HOW YOU YOU CAN APPLY SHAOLIN KUNGFU AGAINST BOXING
It is quite shocking that today many kungfu practitioners, even including some masters, think that kungfu patterns cannot be used for fighting! At best, they think that even if one uses kungfu patterns for fighting, they are not as effective as Boxing or Kick-Boxing. Hence, it is common today that kungfu practitioners may perform kungfu patterns beautifully in solo, but when they have to spar or fight, they discard their kungfu and bounce about using Boxing or Kick-Boxing.
The fact is that kungfu patterns are exceedingly effective for combat. In fact that is why they have been evolved into what they are today from centuries of actual fighting. If all other factors were equal, kungfu techniques are far superior to Boxing or Kick-Boxing techniques for combat.
This does not mean that a kungfu practitioner will surely beat a Boxer or Kick-Boxer in fighting. This is because other factors are not equal. Even when the kungfu practitioner has superior techniques, if a Boxer or Kick-Boxer is faster or more forceful, for example, the kungfu practitioner would be beaten?
Indeed, in the real world today, most kungfu practitioners are usually beaten by Boxers and Kick-Boxers. Worse, most kungfu practitioners inevitably throw away the kungfu they may have practiced for years and imitate Boxers and Kick-Boxers in their sparring and fighting.
Why? There are two major reasons. One, most kungfu practitioners today have never learnt how to use kungfu for combat. This group includes some kungfu practitioners who may be formidable fighters using other martial techniques. Two, most of those who have learnt kungfu combat application have not spent sufficient time to develop the skills to use kungfu combat application effectively. They may, for example, know how to counter Boxers' or Kick-Boxers' attacks if the attacks are acted out slowly, but if the same attacks are to be executed fast and forcefully, they would lack the skills to implement what they know.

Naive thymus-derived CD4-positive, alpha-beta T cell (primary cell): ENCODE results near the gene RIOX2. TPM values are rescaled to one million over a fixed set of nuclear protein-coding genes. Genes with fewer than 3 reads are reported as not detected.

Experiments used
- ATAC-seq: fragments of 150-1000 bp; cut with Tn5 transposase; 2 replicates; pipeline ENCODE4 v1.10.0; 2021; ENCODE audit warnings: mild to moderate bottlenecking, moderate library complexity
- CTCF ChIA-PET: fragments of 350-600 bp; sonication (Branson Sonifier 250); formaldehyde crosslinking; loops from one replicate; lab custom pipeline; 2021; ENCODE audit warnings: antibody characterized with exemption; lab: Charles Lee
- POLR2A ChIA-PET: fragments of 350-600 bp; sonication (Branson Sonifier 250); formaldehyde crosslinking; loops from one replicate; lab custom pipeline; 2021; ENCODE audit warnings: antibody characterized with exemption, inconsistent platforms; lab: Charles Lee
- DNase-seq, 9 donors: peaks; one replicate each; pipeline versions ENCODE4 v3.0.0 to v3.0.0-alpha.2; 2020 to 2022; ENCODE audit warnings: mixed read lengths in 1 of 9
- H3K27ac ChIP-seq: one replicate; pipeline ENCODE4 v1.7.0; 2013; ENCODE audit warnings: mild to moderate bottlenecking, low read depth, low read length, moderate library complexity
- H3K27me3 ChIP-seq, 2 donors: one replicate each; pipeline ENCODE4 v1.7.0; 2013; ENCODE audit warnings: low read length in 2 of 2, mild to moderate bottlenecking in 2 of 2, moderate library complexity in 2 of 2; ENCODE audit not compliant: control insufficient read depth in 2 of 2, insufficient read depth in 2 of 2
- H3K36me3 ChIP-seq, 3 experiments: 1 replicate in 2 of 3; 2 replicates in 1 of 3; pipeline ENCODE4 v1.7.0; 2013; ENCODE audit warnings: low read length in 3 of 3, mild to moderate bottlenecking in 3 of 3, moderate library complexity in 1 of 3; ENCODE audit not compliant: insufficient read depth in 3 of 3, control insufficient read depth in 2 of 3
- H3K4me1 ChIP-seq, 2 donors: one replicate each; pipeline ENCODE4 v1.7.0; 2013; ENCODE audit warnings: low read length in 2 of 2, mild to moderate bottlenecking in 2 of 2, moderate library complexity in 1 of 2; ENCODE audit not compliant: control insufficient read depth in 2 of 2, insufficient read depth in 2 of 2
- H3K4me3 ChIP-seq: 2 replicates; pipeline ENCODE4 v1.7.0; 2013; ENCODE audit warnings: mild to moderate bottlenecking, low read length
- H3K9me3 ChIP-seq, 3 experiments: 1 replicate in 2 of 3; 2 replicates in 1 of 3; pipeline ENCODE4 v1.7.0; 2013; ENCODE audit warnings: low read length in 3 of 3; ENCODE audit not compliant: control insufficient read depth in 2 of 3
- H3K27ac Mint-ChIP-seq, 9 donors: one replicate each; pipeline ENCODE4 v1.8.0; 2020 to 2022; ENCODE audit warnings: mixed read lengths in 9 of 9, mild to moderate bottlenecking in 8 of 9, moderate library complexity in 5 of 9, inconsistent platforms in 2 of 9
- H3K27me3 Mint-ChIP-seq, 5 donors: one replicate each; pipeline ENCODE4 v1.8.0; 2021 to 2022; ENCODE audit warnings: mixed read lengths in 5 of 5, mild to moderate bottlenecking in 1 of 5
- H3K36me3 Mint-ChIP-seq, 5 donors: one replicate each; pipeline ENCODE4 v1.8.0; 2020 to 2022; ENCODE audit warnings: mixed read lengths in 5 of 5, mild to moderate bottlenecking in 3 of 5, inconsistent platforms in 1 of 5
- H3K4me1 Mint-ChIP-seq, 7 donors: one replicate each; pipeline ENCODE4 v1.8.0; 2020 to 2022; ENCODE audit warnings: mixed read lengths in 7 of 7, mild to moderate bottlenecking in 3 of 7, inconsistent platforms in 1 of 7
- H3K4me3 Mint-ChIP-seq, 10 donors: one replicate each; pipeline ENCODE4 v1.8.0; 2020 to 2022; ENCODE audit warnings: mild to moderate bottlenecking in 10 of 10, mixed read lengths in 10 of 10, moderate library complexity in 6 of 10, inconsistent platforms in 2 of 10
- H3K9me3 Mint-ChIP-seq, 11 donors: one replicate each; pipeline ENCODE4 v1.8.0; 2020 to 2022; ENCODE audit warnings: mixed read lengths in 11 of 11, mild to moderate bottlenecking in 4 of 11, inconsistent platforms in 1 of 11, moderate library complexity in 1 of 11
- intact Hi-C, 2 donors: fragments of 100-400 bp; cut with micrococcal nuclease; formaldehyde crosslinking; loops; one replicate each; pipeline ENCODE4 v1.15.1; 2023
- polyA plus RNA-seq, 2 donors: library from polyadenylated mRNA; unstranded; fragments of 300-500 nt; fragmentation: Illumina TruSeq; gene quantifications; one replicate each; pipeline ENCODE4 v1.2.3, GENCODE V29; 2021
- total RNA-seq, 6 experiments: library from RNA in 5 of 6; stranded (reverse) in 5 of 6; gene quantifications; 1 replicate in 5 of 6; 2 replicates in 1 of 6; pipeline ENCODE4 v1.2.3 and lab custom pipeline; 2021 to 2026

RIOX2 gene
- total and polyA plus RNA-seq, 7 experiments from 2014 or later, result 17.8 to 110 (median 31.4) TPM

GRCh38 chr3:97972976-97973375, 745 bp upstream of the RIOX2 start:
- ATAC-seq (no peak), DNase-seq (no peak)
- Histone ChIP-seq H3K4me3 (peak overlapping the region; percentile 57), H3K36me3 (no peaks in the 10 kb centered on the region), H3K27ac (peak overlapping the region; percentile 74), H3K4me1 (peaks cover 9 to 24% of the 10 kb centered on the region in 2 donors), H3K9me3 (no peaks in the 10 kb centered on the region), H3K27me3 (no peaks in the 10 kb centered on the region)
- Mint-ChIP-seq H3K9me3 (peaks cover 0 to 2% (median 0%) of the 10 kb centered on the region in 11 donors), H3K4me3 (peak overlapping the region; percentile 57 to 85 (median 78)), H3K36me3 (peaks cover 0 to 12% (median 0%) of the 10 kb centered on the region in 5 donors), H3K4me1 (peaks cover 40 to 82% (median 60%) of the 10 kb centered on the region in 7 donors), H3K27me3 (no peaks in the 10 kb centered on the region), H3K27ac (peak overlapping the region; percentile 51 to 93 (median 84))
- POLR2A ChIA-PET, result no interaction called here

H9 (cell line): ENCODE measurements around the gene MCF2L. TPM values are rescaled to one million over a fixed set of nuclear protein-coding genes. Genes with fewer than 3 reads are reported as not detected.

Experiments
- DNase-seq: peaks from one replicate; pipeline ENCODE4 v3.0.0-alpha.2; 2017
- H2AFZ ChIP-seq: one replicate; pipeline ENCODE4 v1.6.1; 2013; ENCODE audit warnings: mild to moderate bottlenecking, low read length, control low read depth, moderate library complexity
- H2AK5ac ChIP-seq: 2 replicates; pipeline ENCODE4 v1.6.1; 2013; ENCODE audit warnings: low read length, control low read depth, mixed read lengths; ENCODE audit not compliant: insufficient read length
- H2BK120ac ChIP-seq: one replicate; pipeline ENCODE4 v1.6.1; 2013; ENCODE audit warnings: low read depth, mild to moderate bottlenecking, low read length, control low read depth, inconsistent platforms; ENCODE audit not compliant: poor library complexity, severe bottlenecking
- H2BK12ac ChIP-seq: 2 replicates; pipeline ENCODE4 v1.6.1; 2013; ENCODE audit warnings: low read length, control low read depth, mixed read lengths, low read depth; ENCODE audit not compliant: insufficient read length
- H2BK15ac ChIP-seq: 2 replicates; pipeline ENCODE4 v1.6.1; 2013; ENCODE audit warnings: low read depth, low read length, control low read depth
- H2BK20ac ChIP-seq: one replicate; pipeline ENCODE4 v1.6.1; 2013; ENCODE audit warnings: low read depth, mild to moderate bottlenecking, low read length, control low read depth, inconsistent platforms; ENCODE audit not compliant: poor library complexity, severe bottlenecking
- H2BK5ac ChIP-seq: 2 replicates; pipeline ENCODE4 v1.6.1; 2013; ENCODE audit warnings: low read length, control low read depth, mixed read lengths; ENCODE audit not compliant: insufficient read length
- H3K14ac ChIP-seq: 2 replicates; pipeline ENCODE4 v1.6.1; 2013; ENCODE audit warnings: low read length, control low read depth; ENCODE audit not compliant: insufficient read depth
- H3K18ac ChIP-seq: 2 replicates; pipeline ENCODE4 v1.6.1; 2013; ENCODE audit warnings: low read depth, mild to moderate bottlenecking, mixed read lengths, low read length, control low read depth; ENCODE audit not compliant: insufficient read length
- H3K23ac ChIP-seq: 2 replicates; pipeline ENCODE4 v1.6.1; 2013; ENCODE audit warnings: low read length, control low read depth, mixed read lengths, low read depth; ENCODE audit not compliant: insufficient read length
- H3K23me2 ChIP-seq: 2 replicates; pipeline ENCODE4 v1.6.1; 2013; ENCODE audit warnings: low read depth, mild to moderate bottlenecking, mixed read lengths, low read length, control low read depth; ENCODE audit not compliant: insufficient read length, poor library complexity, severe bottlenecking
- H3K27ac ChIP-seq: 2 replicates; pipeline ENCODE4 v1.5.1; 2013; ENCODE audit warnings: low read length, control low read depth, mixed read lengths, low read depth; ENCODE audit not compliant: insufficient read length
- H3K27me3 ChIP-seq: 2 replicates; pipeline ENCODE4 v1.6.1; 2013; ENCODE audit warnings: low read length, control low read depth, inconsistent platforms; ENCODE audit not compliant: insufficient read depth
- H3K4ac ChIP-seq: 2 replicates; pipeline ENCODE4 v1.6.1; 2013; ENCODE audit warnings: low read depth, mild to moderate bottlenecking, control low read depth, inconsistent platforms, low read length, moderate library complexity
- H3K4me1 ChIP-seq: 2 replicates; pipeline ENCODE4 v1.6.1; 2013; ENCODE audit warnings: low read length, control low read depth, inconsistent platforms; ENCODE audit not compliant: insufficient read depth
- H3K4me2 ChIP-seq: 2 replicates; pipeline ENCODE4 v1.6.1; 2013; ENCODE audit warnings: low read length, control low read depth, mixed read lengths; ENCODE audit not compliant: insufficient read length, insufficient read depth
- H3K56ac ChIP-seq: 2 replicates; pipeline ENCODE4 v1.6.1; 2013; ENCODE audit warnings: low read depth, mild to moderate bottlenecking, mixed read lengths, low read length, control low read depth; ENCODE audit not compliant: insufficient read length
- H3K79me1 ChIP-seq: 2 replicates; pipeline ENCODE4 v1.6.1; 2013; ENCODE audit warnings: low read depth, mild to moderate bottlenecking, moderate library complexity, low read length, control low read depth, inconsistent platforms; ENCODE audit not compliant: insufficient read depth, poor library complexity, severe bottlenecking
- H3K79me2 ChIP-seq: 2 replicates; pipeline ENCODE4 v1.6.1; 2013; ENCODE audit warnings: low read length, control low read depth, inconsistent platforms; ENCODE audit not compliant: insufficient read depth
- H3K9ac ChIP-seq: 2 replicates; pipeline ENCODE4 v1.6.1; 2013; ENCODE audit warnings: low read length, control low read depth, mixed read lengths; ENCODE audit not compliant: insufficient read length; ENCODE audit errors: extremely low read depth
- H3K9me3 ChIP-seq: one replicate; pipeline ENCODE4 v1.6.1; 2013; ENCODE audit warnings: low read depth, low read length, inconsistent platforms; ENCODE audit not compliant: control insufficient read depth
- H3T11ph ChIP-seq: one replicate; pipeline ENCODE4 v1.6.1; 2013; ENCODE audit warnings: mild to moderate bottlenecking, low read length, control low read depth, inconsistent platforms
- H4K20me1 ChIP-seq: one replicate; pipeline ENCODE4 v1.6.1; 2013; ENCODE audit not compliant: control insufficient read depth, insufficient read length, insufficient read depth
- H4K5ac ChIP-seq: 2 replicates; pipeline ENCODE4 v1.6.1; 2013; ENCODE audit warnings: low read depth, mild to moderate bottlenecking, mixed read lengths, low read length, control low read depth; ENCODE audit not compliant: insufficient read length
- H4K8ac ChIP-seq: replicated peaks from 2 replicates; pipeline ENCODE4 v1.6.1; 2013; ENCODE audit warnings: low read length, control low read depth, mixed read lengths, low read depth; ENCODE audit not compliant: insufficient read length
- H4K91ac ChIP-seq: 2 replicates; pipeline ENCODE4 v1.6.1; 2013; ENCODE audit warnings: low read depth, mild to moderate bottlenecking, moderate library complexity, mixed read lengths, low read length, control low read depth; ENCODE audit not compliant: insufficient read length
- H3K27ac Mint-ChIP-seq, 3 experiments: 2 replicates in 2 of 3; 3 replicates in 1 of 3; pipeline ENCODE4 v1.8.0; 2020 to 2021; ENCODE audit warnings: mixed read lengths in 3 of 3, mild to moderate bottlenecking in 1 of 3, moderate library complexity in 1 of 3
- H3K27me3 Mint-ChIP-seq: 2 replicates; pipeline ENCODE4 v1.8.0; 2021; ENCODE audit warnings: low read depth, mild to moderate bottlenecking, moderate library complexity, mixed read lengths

At the regional Shaolin Kungfu course in Frankfurt in June 2008, Grandmaster Wong shared some secrets of how to handle Boxers and Kick-Boxers in combat. The kungfu techniques chosen are simple, and are quite easy to learn. If you practice them well for a few months, you can develop the necessary skills to apply these kungfu techniques in sparring. Today, almost irrespective of what styles of kungfu or other martial arts they practice, many people inevitably bounce about like Boxers or Kick-Boxers when they spar. Hence, if you can apply these simple kungfu techniques skillfully, you can find yourself effective in handling many sparring partners, and most significant of all, you may derive the satisfaction of
Please note that the kungfu techniques chosen here are not of a high-level. They are basic kungfu techniques any kungfu practitioners should know. Later when you are skillful, if you use more sophisticated techniques like kicks and throws, your opponents will find it more difficult to spar against you.
Please click on the pictures or their captions to view the videos.
Please note: you can download the video clips onto your own computer and view them at your leisure. Enter the webpage (not this one) where the selected video clip can be downloaded. Place your computer pointer at the picture or one of the links, and right click. Choose “Save Target As”. Select the directory or sub-directory where you wish to keep the video clip. Click “Save”.
The Secret of Asking the Way
First, go over a short sequence of two or three punching attacks. Your punches must be preceded with “asking the way”. Here, “asking the way” is used to “open” or “close” your opponent. This is the first most important secret. If you fail to so this, you are likely to find your opponent raining punches on you.
The following video clip provides an example. The patterns used are “Single Tiger Emerges from Cave”, “Black Tiger Steals Heart”, “Single Tiger Emerges from Cave” and “Fierce Tiger Speeds through Valley”. Repeat this sequence a few times.